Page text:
A history resource written for & by young people, telling the stories the textbooks leave out. Nominate your #HistoryHero today!
History isn’t something that is stuck in dusty books. It’s happening right now and young #changemakers are busy getting it done. That's why we've added a young #changemakers segment to the History Hero BLAST…
You could say that Climate Activism runs in this hero’s veins, for an ancestor of Greta Thunberg published a study on the effect of greenhouse gases back in… wait for it… 1896! Meaning this Swedish teenager knows what she’s talking about.
And talk she does — but only when she feels it is necessary. Greta is autistic. By her own admission, she sees the world in black and white, and she doesn’t understand why the whole world isn’t focused 100% on the greatest threat to our lives: the global sustainability crisis.
“If greenhouse emissions must stop to save our planet, then we must stop them,” said Greta in her 4 November 2018 TedTalk.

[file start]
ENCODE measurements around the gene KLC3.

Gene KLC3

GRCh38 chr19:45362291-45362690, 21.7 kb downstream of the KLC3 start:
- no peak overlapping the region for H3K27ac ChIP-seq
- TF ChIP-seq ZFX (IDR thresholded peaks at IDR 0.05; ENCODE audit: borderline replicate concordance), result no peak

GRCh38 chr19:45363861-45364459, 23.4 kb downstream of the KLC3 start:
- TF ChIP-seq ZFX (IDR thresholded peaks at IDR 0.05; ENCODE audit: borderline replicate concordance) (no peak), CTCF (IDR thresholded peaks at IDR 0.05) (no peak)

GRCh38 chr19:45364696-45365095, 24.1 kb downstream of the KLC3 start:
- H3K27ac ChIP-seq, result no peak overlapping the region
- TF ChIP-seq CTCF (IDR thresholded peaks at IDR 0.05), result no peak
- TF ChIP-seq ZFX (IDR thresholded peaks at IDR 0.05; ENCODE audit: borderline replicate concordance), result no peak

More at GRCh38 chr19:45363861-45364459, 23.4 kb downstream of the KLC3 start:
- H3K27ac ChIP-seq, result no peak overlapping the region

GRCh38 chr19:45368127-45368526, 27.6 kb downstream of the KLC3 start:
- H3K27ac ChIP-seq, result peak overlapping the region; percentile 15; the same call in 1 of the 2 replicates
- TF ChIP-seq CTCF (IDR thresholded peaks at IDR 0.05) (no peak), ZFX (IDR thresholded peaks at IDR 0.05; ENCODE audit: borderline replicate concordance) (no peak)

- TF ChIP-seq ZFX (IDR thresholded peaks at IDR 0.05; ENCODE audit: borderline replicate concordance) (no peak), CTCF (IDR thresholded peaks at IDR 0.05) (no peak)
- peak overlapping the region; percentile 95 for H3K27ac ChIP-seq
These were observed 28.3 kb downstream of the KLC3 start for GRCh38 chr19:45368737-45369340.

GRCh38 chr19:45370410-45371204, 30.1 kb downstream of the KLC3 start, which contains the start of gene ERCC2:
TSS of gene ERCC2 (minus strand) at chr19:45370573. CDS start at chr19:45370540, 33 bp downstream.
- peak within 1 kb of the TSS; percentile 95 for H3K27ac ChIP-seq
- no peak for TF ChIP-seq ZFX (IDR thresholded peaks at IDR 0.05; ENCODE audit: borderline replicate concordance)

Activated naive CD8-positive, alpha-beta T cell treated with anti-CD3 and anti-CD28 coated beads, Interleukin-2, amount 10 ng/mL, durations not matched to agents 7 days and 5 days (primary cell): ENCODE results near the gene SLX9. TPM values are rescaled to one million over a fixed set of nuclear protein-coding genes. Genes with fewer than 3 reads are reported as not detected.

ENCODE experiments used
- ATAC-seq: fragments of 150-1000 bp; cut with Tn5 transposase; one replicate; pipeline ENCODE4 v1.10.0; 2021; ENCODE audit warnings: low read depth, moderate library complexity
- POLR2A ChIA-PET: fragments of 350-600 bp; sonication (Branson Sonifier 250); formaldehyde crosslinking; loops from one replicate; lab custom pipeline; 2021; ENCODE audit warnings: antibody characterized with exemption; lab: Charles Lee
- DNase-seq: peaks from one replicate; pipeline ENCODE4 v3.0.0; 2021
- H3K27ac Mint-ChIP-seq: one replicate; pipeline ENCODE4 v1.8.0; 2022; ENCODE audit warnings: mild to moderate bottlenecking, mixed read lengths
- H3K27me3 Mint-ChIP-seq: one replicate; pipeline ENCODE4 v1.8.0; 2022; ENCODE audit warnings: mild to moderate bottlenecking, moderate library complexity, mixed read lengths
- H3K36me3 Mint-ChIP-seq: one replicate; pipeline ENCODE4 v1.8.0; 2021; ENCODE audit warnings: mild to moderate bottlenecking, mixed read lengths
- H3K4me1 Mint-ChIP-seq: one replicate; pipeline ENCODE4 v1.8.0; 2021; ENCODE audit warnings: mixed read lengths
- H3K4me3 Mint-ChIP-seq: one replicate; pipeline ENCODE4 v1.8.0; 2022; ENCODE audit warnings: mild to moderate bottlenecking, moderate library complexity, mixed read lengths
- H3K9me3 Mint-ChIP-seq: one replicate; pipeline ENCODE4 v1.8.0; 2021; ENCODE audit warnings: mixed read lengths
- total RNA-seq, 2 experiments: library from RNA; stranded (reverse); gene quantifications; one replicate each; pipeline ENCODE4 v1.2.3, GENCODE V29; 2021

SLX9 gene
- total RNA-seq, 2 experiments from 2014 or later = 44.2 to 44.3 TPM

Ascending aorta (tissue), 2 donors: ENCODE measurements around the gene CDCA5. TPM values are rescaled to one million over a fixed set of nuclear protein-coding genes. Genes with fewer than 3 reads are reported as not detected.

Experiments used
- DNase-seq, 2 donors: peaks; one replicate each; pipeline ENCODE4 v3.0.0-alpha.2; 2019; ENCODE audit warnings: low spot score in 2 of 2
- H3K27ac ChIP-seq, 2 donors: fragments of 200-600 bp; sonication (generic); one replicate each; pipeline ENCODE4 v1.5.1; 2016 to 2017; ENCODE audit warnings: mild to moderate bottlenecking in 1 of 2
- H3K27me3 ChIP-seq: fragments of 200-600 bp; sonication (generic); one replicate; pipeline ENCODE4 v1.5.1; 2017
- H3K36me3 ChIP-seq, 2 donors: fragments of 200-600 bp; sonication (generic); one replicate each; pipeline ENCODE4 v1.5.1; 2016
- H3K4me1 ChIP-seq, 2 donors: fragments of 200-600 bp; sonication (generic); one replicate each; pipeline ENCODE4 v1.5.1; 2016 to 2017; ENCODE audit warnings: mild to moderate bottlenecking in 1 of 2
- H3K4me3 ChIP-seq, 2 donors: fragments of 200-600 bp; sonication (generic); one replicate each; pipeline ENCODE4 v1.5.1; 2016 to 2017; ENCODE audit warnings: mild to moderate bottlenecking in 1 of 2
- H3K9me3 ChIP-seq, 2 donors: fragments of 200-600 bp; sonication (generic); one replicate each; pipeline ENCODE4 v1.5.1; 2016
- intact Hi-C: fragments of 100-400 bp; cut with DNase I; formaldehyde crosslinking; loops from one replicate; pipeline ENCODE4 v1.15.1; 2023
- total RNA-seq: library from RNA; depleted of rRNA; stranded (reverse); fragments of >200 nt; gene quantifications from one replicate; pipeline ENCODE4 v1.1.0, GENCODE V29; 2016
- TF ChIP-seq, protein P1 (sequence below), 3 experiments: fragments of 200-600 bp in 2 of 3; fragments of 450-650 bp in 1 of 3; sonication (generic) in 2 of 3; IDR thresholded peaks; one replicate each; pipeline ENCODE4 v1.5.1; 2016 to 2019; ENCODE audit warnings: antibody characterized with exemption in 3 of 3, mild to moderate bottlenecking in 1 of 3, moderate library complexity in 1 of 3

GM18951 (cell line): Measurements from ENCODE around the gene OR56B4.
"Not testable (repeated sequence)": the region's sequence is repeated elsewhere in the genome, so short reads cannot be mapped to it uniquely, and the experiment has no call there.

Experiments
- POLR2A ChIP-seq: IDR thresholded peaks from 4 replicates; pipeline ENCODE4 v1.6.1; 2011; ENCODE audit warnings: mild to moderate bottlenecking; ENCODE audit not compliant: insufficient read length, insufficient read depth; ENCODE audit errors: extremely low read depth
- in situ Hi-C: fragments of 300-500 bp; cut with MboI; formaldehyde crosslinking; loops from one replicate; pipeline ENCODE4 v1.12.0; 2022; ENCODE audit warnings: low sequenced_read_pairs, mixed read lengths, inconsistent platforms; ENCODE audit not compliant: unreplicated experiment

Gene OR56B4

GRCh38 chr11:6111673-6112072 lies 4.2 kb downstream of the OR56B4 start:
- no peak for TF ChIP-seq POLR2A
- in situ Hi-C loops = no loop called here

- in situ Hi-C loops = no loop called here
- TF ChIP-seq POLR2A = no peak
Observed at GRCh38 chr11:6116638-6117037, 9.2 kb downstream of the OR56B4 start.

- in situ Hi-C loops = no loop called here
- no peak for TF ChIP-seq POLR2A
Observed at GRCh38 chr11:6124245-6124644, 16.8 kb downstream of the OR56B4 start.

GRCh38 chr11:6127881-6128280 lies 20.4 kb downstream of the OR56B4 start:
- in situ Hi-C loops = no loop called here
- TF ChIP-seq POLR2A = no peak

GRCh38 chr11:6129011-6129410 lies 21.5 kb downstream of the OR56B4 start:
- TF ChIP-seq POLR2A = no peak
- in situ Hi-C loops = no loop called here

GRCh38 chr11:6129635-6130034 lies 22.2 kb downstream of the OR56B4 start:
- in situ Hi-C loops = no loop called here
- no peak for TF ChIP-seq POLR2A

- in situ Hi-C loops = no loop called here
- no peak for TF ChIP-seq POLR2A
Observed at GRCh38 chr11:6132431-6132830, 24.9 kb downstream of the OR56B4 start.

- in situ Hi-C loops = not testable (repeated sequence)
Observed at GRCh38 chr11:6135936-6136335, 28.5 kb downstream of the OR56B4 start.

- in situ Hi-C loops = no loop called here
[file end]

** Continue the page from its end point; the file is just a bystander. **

“You only talk about moving forward with the same bad ideas that got us into this mess, even when the only sensible thing to do is pull the emergency brake,” she said on 12 December 2018 to the COP24 United Nations assembly.
On 20 August 2018, then 15-year-old Thunberg went on strike. She refused to attend school until the Swedish government agreed to reduce carbon emissions as per the Paris Climate Agreement. She protested outside the Swedish Parliament every day during school hours holding a sign that read Skolstrejk för klimatet (school strike for the climate).
Greta’s singular action gained worldwide attention, inspiring students across the globe to take part in her strike for climate action. As 2018 drew to a close, more than 20,000 students in at least 270 cities in Australia, Austria, Belgium, Canada, the Netherlands, Germany, Finland, Denmark, Japan, Switzerland, the UK, and the US had taken part. In Australia, thousands of young people joined Thunberg on Fridays, despite Prime Minister Scott Morrison’s demands for "more learning in schools and less activism” (as if activism wasn’t learning).
We applaud you Greta! And all young activists trying educate today’s adults to do the right thing. As Greta states:
“You are not mature enough to tell it like it is. Even that burden you leave to us children.”